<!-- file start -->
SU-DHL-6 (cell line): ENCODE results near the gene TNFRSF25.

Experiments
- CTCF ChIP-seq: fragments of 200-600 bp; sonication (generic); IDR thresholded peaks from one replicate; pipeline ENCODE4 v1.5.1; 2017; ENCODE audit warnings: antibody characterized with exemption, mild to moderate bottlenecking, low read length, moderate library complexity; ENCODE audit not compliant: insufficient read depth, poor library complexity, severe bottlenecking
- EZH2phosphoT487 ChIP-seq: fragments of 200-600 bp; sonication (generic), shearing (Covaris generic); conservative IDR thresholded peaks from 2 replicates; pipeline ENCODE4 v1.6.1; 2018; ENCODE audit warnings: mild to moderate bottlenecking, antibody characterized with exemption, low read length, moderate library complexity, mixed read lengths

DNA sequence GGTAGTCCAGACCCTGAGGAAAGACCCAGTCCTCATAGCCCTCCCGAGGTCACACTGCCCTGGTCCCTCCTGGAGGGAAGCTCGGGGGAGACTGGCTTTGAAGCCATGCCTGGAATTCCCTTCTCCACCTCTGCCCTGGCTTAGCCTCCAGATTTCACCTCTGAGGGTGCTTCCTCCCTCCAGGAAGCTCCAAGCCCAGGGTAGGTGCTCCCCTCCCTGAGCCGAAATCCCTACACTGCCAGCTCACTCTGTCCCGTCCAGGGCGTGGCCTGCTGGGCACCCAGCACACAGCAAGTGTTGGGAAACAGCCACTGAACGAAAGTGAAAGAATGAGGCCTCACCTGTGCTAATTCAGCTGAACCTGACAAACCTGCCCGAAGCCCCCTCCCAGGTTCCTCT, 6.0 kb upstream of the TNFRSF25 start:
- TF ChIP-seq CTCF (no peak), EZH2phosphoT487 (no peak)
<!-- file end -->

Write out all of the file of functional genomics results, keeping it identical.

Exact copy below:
SU-DHL-6 (cell line): ENCODE results near the gene TNFRSF25.

Experiments
- CTCF ChIP-seq: fragments of 200-600 bp; sonication (generic); IDR thresholded peaks from one replicate; pipeline ENCODE4 v1.5.1; 2017; ENCODE audit warnings: antibody characterized with exemption, mild to moderate bottlenecking, low read length, moderate library complexity; ENCODE audit not compliant: insufficient read depth, poor library complexity, severe bottlenecking
- EZH2phosphoT487 ChIP-seq: fragments of 200-600 bp; sonication (generic), shearing (Covaris generic); conservative IDR thresholded peaks from 2 replicates; pipeline ENCODE4 v1.6.1; 2018; ENCODE audit warnings: mild to moderate bottlenecking, antibody characterized with exemption, low read length, moderate library complexity, mixed read lengths

DNA sequence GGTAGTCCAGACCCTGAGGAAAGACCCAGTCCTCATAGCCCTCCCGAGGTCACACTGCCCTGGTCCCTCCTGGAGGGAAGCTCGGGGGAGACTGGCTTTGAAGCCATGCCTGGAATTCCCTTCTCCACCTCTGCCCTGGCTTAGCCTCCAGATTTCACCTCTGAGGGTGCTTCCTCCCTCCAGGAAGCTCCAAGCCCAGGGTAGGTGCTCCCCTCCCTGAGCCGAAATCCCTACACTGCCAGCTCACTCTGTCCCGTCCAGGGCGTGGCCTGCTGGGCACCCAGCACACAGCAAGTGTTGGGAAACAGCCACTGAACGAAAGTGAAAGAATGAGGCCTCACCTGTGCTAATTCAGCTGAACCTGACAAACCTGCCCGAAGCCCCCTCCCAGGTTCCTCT, 6.0 kb upstream of the TNFRSF25 start:
- TF ChIP-seq CTCF (no peak), EZH2phosphoT487 (no peak)